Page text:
In a surprising twist, recent data indicates that Canada’s medical cannabis sector is witnessing a steady decline in registrations. As per the latest numbers from Health Canada and Statistics Canada, active medical cannabis registrations are at their lowest since the landmark legalization of recreational marijuana in 2018.
Significant Registration Drop
Recent data indicates that by the end of March this year, there were only about 212,000 active marijuana patient registrations with federal license holders. This number starkly contrasts the registrations recorded in October 2018 when Canada legalized recreational cannabis, which was upward of 340,000.
Decreasing Medical Cannabis Spending
What’s more, spending in the medical cannabis sector is on a downward spiral. In the initial six months of 2023, Canadians spent merely CA$185 million ($135 million) on medical cannabis, the smallest first-half sum since 2016. The previous year saw Canadian patients spending CA$410 million on medical cannabis, which was 7.4% less than their expenditure in 2021.
Rise of Recreational Outlets
A significant factor contributing to the dwindling medical cannabis numbers is the mushrooming of recreational cannabis stores. With greater accessibility and variety at these outlets, many patients are switching to them, opting for convenience over the traditional medical route.
Pharmacy’s Place in the Picture
Interestingly, the Canadian government has been increasingly hesitant to dispense medical cannabis in pharmacies, even though that’s generally where the product is prepared and sold in many European nations. Despite multiple pleas from the country’s largest pharmacy chain, Shoppers Drug Mart, the government has refrained from integrating medical cannabis into traditional pharmaceutical avenues. This reluctance led Shoppers to sell its medical cannabis venture to Avicanna, a Toronto-based firm.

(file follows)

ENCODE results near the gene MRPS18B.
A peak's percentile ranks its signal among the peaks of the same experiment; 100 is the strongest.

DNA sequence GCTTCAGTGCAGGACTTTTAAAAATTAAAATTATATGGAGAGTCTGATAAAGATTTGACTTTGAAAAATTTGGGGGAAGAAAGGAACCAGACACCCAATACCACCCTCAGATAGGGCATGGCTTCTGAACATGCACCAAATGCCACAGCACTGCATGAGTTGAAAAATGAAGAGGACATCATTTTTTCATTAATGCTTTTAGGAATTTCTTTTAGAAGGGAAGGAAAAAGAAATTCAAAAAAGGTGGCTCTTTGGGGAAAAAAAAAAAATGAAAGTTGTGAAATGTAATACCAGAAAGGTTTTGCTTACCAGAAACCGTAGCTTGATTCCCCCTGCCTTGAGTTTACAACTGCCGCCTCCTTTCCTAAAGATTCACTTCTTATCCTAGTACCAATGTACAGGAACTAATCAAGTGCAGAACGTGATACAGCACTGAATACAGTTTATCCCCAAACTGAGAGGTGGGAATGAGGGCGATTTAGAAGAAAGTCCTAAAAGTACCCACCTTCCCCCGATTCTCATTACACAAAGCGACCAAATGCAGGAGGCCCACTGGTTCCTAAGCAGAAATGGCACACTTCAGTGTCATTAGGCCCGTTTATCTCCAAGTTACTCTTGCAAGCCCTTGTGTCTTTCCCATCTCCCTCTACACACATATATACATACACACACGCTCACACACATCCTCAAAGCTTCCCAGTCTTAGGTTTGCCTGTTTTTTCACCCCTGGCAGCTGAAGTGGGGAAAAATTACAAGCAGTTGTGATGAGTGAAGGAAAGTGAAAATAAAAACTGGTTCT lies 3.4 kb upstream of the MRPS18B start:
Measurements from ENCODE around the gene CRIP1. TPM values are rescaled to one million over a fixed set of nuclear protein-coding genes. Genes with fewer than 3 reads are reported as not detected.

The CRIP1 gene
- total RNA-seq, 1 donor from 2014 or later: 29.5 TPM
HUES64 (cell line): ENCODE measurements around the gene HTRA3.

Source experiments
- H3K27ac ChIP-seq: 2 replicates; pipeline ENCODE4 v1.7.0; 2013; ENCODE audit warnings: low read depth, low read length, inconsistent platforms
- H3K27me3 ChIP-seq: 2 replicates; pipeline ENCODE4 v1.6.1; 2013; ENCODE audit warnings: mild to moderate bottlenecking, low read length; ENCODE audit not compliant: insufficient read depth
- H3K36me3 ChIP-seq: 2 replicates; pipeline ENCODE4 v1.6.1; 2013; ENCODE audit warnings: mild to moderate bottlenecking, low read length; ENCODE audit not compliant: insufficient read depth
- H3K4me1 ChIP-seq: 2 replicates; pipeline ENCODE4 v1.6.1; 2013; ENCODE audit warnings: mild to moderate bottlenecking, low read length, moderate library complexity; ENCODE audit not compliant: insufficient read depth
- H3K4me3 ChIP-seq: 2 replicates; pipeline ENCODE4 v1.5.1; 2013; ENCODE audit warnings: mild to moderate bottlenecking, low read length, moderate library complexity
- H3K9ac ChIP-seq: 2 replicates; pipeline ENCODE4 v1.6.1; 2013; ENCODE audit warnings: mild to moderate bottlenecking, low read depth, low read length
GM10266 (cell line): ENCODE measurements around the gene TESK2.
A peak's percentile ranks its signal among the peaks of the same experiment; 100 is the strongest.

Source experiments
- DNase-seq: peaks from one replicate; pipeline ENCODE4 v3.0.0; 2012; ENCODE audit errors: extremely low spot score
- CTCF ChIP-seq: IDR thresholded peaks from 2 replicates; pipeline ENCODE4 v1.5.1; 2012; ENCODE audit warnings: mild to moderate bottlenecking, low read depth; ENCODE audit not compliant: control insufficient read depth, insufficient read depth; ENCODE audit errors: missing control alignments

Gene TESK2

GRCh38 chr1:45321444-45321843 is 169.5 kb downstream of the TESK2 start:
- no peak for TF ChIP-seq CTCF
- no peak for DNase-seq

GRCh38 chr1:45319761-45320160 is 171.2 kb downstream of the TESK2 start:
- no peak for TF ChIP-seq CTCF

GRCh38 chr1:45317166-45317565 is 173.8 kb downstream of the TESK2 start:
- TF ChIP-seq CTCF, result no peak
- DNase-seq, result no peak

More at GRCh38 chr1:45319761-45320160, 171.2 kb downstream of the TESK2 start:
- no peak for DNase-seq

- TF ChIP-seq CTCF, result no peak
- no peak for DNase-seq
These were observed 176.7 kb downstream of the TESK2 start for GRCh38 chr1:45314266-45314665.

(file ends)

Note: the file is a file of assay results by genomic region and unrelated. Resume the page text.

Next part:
Ken Weisbrod, a licensed pharmacist who had a hand in Shoppers’ cannabis portfolio, expresses dismay at the government’s apparent disinterest in a genuine medical system for cannabis. “Countries exploring medical cannabis are ensuring integration with their current health care systems,” Weisbrod notes, hinting at Canada’s misstep in keeping retail pharmacy sidelined.
Another stumbling block for the medical cannabis community in Canada is the government’s decision to tax medical cannabis at the same rate as its recreational counterpart. Some authorities fear that people will abandon the adult-use market to avoid higher prices if the Canadian government chooses to tax the two commodities differently. However, Weisbrod believes that these concerns are baseless. He points to places like Colorado, where distinct tax systems for medical and recreational use coexist without issues.
Domestic Dip vs. Export Surge
While domestic medical sales are floundering, Canadian medical cannabis exports are flourishing. The fiscal year 2022-23 saw Canada exporting medical cannabis products worth CA$160 million, marking a notable 50% hike from the previous fiscal year.
A Potential Solution
Weisbrod, who currently consults in the international health sector, suggests a potential remedy lies in provinces establishing independent medical systems outside Health Canada’s jurisdiction. He advocates for assimilating medical cannabis into the pharmacy realm, following traditional medicinal guidelines. Weisbrod believes this move would bolster cannabis’s reputation and acceptance in mainstream health care.
The Bottom Line
While medical cannabis faces multiple challenges in Canada, the solution may be to look at international success models and adapt. As Weisbrod rightly puts it, “It’s crucial for our health care providers to be actively involved, ensuring our youth have the right oversight on what they’re consuming.”